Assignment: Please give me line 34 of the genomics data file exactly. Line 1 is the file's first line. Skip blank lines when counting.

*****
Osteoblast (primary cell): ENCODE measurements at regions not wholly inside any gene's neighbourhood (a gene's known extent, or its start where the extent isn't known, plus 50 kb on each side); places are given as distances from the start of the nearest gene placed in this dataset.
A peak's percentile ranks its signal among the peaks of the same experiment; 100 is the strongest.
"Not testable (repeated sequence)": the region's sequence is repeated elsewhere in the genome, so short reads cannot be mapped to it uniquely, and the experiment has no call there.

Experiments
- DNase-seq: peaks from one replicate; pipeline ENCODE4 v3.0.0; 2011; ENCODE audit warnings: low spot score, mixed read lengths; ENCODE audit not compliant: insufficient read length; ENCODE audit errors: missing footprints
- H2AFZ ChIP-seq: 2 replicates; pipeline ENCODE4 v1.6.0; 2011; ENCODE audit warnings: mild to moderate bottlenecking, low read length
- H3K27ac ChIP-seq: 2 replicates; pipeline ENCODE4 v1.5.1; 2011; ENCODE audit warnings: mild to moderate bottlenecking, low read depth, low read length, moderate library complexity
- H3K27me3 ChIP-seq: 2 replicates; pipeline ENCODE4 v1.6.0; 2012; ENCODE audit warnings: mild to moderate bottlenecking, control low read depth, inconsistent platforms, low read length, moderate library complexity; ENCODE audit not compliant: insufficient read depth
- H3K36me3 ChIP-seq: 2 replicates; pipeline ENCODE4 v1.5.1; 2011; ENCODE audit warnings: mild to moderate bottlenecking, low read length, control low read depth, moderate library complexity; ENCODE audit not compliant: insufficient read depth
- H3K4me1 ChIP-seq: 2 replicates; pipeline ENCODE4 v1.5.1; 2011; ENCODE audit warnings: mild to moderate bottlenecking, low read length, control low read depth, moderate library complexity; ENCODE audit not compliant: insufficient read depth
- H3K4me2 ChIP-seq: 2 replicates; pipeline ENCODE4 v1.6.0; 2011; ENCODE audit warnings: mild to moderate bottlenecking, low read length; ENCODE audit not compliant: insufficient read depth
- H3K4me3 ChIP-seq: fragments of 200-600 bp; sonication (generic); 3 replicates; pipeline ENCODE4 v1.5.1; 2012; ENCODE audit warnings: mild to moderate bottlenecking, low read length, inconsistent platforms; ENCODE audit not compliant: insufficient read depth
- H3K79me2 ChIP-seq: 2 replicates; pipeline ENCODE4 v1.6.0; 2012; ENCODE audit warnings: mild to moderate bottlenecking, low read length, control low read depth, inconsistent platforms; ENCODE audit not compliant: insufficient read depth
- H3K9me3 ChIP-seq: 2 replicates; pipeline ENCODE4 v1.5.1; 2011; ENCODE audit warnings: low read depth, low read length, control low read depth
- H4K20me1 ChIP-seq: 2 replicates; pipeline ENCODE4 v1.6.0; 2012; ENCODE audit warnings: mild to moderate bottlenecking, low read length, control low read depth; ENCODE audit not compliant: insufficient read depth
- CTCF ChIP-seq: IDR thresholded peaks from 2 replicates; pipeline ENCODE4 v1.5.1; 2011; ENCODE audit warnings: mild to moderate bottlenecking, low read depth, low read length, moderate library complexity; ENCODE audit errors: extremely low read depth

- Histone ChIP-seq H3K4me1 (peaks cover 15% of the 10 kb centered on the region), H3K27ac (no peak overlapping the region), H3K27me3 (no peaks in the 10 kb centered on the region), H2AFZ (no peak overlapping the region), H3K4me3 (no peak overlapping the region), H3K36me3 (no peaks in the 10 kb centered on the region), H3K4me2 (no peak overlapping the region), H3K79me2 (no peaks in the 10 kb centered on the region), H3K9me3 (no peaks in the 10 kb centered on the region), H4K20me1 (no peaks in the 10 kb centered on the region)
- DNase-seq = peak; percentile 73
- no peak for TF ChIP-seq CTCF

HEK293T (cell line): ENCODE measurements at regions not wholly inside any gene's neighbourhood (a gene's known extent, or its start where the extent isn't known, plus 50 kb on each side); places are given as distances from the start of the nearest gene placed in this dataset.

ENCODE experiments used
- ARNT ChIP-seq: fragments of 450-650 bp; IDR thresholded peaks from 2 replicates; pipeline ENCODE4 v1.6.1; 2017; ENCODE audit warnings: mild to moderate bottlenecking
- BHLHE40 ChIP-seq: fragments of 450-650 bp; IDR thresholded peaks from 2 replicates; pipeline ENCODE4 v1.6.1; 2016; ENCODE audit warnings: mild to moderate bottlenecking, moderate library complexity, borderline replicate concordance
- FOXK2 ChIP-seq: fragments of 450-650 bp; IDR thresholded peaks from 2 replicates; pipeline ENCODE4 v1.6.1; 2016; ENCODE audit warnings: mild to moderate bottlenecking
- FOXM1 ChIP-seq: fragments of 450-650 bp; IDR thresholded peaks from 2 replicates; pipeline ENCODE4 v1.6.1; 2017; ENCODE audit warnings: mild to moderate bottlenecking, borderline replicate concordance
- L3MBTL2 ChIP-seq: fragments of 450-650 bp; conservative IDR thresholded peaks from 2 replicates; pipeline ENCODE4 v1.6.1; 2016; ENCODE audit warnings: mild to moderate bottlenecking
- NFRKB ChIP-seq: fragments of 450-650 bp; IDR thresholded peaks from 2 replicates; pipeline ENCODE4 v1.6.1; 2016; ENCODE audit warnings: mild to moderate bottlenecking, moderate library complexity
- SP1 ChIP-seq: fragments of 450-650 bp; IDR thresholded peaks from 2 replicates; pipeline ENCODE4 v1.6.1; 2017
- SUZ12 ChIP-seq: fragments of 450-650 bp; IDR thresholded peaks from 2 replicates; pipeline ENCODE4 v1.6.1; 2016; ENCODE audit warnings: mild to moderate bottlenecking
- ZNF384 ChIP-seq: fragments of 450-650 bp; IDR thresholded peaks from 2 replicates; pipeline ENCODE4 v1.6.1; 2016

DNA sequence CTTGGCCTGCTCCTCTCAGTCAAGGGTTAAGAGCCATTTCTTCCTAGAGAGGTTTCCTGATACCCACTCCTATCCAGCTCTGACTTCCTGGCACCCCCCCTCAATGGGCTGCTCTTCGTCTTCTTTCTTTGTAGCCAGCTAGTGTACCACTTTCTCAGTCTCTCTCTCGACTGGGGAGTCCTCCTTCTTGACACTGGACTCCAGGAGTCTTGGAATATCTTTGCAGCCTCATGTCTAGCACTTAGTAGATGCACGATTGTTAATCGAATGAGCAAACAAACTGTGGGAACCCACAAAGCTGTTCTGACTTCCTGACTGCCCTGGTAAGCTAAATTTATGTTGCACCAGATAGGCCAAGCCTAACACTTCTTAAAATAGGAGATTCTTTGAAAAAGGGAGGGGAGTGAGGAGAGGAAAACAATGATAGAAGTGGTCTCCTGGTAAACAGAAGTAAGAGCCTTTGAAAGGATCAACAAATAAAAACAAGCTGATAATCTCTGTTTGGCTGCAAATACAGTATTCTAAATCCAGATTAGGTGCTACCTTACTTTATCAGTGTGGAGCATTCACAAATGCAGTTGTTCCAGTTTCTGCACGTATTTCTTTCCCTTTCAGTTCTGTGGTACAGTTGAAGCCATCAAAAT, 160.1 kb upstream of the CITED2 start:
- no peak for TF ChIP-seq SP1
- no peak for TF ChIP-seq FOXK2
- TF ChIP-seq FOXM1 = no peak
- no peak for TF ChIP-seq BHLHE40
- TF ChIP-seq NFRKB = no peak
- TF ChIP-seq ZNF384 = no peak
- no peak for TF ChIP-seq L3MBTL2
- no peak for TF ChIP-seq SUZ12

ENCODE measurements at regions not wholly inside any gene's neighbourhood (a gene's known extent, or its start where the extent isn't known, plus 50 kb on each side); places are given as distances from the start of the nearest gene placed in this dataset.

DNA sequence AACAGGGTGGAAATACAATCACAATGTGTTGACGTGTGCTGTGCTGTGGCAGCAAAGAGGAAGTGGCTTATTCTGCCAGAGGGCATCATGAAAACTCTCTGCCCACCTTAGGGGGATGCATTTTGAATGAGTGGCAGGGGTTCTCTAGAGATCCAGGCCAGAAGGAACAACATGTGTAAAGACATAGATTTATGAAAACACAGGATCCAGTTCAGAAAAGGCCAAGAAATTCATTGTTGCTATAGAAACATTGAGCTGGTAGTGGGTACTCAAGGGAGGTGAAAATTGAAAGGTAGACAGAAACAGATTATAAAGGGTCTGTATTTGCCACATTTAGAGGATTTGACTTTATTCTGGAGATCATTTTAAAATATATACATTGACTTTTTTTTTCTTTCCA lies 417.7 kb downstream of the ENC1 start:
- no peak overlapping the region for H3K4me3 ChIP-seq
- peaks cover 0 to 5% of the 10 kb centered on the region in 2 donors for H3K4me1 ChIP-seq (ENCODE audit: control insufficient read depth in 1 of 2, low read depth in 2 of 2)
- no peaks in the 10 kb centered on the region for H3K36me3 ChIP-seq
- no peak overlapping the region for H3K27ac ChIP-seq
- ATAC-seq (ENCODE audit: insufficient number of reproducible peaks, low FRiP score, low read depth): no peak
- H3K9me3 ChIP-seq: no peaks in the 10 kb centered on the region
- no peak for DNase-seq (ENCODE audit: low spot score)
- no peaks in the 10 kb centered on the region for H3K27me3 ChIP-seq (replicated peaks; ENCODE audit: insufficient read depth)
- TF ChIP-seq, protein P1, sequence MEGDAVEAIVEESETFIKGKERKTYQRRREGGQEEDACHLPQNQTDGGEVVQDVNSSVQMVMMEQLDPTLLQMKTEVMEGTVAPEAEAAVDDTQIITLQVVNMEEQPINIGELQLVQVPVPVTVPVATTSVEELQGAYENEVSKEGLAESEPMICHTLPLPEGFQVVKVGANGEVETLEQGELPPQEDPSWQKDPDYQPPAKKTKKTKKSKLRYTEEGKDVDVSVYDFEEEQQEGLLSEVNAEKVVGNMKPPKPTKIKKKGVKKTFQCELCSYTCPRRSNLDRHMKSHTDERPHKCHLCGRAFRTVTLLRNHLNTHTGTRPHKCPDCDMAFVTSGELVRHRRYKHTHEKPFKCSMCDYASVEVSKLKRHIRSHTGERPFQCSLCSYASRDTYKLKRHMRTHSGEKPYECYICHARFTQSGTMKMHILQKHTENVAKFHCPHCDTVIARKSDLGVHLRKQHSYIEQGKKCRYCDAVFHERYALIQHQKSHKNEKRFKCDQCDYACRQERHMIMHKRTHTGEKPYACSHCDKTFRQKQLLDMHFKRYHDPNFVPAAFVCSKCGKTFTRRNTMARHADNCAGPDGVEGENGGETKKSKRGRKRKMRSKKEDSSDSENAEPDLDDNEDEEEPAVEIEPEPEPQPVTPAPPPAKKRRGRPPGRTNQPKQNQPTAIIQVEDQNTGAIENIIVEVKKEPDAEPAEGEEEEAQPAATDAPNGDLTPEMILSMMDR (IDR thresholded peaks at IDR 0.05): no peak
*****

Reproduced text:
- TF ChIP-seq FOXM1 = no peak